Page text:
About the comment on the "hassle" of finding decent TV content to watch over the Internet. Using any search engine, and I typically use Webcrawler (just to prove the point that Google isn't all there is on this planet), I can find any number of TV/movie content sites or portals. The portals are essentially search engines in their own right. Beyond the obvious Amazon, Netflix, and Hulu, that is. So pick one or more of these portals, and also use the TV networks' own web sites, and I honestly can't fathom what more TV anyone could possibly watch.
This is just to show that the well publicized "solutions," such as AppleTV, GoogleTV, Roku, et al., are HARDLY the answer to Internet TV. They are merely overly-restrictive solutions, and hardly essential. TV content on the Internet is no different from any other content on the Internet. Why assume that TV content must be different? Search it out the same as anything else, bookmark your favorite portals, and enjoy!
I use over the air TV (47 channels in my market), I use Internet TV, no cable, no Netflix, no Hulu Plus, and I still have way more content out there than I would ever be able to sit through.
To tie this back to the article, I guess I'm saying that if Hollywood doesn't "get" what digital is offering them, they need to wake up.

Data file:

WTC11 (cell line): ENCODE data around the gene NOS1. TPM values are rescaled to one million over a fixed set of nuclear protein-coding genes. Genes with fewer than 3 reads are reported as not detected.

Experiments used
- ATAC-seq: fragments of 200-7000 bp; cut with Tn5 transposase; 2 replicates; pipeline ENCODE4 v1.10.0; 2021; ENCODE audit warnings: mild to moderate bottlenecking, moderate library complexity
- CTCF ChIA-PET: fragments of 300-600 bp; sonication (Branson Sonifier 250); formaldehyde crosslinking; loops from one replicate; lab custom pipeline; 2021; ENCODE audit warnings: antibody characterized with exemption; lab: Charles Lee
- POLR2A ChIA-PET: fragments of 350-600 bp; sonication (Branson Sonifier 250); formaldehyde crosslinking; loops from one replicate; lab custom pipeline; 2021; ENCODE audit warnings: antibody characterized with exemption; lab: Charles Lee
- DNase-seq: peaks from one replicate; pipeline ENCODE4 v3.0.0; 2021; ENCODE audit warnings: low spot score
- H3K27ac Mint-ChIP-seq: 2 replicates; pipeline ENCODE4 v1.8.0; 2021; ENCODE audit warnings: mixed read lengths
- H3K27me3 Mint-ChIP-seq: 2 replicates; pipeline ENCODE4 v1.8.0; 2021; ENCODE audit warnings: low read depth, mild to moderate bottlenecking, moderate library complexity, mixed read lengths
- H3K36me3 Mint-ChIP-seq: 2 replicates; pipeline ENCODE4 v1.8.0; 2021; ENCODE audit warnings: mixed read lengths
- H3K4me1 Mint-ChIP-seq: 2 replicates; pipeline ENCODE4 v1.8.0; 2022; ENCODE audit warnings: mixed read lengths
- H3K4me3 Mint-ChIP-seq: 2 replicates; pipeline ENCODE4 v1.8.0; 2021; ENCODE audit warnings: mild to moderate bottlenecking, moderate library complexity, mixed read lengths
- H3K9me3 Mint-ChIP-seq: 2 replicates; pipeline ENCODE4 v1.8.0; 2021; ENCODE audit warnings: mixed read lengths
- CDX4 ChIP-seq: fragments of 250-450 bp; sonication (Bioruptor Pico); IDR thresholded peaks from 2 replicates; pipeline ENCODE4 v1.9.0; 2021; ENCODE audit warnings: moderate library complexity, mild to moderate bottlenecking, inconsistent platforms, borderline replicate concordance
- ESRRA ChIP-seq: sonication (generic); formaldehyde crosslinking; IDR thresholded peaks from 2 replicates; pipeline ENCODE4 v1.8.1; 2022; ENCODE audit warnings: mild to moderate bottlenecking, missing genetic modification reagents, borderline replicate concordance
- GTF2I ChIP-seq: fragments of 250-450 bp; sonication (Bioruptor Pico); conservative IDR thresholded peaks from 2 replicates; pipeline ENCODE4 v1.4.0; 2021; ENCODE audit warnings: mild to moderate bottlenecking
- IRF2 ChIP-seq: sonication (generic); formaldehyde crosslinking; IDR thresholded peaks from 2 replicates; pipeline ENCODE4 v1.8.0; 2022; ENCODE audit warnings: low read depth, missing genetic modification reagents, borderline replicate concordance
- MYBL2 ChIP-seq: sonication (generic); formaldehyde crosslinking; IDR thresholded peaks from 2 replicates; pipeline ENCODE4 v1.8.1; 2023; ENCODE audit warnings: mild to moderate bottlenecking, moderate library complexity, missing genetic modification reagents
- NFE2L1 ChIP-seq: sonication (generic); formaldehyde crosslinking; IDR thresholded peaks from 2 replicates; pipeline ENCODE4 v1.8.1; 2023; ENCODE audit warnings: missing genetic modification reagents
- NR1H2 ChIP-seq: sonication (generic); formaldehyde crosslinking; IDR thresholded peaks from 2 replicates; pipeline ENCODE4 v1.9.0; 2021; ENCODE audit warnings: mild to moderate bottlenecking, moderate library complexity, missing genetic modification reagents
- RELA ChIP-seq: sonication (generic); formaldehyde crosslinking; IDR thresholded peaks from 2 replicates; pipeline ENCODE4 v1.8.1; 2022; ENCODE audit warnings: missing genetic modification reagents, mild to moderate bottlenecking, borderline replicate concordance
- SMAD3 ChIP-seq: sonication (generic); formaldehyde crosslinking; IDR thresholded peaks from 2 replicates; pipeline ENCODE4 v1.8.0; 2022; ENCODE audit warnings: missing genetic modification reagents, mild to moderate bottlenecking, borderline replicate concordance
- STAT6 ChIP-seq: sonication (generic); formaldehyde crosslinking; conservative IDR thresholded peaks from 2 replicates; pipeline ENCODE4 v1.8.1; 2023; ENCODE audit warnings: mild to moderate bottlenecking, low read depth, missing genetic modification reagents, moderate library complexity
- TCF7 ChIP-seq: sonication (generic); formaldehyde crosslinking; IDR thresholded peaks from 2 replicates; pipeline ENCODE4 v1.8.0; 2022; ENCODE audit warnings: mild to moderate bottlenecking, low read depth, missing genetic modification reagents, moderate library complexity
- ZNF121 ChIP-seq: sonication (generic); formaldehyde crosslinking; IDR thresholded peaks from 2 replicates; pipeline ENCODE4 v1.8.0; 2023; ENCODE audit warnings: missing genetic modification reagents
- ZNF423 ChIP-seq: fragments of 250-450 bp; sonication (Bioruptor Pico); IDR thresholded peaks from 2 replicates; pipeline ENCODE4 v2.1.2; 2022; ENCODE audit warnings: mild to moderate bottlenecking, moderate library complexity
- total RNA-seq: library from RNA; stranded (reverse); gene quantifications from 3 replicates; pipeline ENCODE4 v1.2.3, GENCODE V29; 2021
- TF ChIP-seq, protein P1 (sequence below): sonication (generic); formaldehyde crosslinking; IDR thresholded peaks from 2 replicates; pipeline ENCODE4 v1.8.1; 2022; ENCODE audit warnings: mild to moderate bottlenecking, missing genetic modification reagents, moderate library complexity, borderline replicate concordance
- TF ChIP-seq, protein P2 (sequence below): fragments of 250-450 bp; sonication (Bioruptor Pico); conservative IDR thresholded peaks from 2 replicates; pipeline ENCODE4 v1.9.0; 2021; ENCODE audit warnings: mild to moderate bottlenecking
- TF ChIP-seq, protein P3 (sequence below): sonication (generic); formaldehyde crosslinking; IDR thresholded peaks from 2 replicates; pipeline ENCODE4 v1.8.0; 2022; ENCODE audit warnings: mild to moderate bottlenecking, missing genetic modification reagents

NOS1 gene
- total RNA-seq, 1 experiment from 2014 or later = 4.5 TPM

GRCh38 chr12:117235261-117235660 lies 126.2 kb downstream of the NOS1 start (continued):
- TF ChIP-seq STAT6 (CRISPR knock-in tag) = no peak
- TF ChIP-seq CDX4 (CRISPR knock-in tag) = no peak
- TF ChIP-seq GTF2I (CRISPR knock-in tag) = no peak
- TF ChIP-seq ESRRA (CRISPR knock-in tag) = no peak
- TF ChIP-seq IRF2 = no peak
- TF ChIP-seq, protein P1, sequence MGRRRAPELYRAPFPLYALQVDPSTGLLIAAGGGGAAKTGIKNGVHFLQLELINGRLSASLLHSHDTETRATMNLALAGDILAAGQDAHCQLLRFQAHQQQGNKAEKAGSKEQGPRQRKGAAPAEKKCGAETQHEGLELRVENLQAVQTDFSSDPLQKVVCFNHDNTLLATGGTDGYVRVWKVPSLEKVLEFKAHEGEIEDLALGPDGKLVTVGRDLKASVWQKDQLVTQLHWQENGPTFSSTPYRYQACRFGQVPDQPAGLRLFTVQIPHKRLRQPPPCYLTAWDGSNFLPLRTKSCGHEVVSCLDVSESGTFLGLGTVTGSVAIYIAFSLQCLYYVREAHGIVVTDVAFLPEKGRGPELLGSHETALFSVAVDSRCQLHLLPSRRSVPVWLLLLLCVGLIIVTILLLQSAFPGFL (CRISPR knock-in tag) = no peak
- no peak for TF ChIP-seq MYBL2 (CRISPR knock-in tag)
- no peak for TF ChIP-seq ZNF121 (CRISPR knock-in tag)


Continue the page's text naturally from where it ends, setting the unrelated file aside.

Maybe the next big thing is an intelligent agent that seeks out the content each of us might find interesting among all those thousands of dispersed channels.
That and the death of so-called reality TV, which has about as much to do with reality as flying unicorns do :)
Most movies I have wasted time and money watching of late need neither 4K nor 3D, they need a script... The cinemas have sufficiently destroyed the movie going experience to send us home & the supply end have some how manged to attribute a fall decline in the market to piracy as opposed to a simple lack of quality product. Somehow the plethora of inbred two-heads chasing some form of wild critter or a house full of bitchy ditzes is seen a suitable substitute for entertainment. Should see a rise in book sales again soon...
In regards to the hassle, people who frequent EETimes aren't really the norm to judge complexity against. Internet TV will take off when it's about the same in complexity as a typical cable box to plug in, turn on and use.
Companies like Netflix, Blockbuster online and Hulu need to be accessible as easily as is a typical cable TV channel today.